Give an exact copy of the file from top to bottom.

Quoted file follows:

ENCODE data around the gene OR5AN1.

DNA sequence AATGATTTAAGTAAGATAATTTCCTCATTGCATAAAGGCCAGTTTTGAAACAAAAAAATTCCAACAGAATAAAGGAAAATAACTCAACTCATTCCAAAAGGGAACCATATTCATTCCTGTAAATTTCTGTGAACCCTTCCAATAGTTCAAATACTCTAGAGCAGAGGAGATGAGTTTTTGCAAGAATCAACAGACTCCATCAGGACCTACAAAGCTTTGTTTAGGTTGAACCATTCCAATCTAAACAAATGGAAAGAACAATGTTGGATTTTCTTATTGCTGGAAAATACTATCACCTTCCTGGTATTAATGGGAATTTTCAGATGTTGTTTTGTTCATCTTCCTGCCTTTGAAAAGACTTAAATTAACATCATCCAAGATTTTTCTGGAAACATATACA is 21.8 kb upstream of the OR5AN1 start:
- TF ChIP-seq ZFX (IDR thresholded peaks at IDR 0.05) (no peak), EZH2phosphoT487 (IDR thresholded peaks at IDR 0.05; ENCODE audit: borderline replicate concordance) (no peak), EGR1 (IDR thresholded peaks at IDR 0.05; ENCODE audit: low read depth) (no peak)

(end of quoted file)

ENCODE data around the gene OR5AN1.

DNA sequence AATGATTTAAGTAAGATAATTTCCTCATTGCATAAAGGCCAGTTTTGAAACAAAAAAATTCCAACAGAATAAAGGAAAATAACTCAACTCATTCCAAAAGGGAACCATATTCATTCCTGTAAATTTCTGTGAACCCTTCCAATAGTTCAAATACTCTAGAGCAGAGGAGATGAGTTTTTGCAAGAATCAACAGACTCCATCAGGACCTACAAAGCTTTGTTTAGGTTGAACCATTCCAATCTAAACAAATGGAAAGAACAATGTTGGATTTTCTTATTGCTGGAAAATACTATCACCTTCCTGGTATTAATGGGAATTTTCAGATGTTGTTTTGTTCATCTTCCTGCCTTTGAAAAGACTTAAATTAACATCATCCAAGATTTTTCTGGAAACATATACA is 21.8 kb upstream of the OR5AN1 start:
- TF ChIP-seq ZFX (IDR thresholded peaks at IDR 0.05) (no peak), EZH2phosphoT487 (IDR thresholded peaks at IDR 0.05; ENCODE audit: borderline replicate concordance) (no peak), EGR1 (IDR thresholded peaks at IDR 0.05; ENCODE audit: low read depth) (no peak)